confront her past—and offers her a future she never imagined.
“For the tea? No problem.”
“No, for not leaving.” I drown my tea bag with my spoon, pushing it to the bottom. “I just invited people over for some drinks and cards and . . . that happened!” I motion to the box laying open in the living room. “You guys are never going to want to hang out with me again.”
“I wouldn’t say that. Sure, this is probably the strangest thing any of us has ever seen, but we all like you. Hey.” She gives my shoulder a little push. “Don’t frown too much. You’ll give yourself wrinkles. You’re too pretty for wrinkles. On a different note, I guess we know that wishing box works. I can’t wait for mine to come true. Could you imagine?”
“Why? What did you wish for?”
“For a new community center,” she says. “One with a gym, and a games room, and a place to take classes and work out and stuff. I’ve been on the committee at school for it for, like, two years. It doesn’t seem like it’s ever going to happen.”
I know the project she’s talking about. My grams dragged me to a craft sale at the community center once. The building looks like it’s made entirely out of school portables, like a patchwork quilt. The town has been raising funds for years to build a new one. It’s just one of the many projects Julie gets involved in around here. That’s why she’s a lifer. She loves this town. She’s never going to leave it.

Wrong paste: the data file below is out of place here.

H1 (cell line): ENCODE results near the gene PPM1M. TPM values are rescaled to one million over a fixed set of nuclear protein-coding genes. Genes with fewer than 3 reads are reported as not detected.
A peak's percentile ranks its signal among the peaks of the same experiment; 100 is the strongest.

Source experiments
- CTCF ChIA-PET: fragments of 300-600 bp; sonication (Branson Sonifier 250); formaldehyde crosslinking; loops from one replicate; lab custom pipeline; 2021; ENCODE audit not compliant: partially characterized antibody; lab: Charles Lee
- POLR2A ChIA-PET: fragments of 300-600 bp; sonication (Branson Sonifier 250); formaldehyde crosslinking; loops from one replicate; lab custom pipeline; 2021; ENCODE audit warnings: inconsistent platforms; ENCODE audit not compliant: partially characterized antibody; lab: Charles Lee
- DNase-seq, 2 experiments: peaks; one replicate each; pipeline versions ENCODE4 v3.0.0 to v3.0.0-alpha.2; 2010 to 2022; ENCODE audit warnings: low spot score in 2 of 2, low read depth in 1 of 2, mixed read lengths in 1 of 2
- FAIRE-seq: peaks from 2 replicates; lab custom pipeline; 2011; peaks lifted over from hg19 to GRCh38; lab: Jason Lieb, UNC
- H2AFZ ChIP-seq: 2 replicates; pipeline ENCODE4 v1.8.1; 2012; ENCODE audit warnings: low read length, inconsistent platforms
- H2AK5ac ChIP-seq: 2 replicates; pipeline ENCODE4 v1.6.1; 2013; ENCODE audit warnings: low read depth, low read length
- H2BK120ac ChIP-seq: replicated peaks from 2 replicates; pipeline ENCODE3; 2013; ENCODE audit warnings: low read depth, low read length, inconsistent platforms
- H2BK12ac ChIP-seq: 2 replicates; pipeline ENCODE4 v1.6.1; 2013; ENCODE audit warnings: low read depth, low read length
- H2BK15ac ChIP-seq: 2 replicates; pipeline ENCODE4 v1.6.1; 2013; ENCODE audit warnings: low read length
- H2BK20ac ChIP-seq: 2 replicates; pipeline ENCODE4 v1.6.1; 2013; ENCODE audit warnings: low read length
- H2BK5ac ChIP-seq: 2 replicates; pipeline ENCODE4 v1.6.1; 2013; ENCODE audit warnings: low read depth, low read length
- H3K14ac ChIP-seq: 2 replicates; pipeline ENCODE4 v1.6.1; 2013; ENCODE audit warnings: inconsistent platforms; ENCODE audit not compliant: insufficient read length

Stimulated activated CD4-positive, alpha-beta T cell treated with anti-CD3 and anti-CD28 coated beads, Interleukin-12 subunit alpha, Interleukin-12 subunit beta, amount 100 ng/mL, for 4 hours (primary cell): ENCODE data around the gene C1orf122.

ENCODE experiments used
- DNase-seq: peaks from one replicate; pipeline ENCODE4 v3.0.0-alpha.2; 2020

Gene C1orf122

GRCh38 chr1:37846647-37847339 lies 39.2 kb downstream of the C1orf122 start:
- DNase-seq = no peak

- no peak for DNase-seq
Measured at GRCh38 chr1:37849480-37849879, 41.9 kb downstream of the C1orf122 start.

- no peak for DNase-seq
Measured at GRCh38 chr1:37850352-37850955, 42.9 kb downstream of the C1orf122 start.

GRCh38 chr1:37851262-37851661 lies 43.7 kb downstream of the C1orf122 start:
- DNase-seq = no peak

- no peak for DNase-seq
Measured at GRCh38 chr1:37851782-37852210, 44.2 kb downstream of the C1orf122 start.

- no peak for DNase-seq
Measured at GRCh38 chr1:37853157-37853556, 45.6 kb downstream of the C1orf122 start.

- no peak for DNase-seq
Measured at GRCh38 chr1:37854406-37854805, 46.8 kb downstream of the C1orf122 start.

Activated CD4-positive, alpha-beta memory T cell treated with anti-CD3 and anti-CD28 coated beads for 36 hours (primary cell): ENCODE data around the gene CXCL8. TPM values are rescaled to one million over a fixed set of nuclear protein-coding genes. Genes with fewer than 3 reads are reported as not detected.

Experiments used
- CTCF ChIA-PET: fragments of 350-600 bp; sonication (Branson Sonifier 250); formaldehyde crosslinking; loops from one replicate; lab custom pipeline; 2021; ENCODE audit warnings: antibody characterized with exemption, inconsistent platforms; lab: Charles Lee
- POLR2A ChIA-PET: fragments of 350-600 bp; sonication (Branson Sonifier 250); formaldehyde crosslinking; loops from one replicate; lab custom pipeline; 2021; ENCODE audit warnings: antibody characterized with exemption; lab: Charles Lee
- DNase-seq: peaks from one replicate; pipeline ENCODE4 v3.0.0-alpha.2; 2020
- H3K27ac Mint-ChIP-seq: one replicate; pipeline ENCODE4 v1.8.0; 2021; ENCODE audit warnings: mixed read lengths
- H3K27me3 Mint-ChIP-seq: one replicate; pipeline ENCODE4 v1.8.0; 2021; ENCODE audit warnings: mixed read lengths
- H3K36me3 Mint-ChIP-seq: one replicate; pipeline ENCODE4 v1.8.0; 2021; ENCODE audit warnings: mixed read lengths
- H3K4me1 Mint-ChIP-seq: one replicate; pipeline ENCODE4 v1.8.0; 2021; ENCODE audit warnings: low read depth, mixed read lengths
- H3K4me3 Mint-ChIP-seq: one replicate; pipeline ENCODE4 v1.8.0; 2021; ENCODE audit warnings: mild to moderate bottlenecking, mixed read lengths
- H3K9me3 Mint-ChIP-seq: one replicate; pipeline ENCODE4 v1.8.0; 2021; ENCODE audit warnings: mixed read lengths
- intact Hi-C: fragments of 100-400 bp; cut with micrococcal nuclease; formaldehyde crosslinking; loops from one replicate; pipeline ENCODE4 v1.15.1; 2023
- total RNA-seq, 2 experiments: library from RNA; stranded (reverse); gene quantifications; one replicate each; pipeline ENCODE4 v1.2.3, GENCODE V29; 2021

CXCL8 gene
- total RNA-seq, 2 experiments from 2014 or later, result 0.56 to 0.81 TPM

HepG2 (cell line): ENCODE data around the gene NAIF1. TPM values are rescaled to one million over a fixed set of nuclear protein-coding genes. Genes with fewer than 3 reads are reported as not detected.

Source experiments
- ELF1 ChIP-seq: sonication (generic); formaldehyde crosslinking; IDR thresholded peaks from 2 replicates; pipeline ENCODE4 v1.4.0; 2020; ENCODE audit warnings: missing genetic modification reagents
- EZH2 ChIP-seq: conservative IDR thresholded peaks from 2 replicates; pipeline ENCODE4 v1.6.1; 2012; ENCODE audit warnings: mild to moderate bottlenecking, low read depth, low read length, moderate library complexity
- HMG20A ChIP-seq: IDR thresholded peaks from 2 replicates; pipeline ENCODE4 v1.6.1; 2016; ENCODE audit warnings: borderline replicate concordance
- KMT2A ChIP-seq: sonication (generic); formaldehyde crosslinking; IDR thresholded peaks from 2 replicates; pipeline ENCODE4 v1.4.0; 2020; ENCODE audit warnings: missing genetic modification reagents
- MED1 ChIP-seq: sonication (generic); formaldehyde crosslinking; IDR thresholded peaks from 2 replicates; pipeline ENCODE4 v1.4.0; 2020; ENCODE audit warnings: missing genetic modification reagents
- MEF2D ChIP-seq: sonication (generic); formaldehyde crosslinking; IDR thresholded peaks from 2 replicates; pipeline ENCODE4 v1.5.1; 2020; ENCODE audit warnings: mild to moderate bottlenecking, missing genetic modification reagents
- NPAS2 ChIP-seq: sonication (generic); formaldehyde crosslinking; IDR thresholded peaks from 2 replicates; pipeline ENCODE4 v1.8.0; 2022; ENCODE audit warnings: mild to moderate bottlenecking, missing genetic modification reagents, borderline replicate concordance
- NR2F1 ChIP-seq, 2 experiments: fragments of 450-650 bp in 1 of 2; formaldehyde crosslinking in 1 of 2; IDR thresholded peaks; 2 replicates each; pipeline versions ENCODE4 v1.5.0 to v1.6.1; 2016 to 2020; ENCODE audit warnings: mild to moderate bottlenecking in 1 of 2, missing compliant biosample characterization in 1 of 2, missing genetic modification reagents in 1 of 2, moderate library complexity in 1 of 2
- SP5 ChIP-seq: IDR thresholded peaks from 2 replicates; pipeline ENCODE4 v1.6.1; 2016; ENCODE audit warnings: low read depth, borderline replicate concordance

Julie’s watching me over the rim of her cup. “So what was your wish?”
I let the waiting air in my lungs huff out. “I wished that . . . that I knew what I wanted, and that I’d find it here in Hazelton.” Saying it out loud doesn’t sound as awesome as it did in my head. The look on her face makes me wonder if my best friend just found out what a nut bar I really am.
“I like it,” she says finally. “I hope you find whatever it is you’re looking for too.” She sounds convincing. Thank God. I don’t know what I’d do without my rock.
“Do you want me to call my mom and ask her if I can stay over? Or you could come stay at my place if you’re too creeped out to stay here alone.”
She knows what I’m thinking without me saying a word. “It’s okay. I’ll be fine.” I’ll be no more screwed up than I already am.
“Okay. I’ll at least help you clean up a bit.” She puts her mug in the sink before going to the living room. I see her hesitate for a second before bending down to sweep the carved animal pieces back into the box. “The wendigo piece isn’t here.”
“Don’t worry about it. It’s probably under the couch. I’ll find it later.” Maybe it’s best if no one else but me touches the box from now on. “Do you want me to take you home?”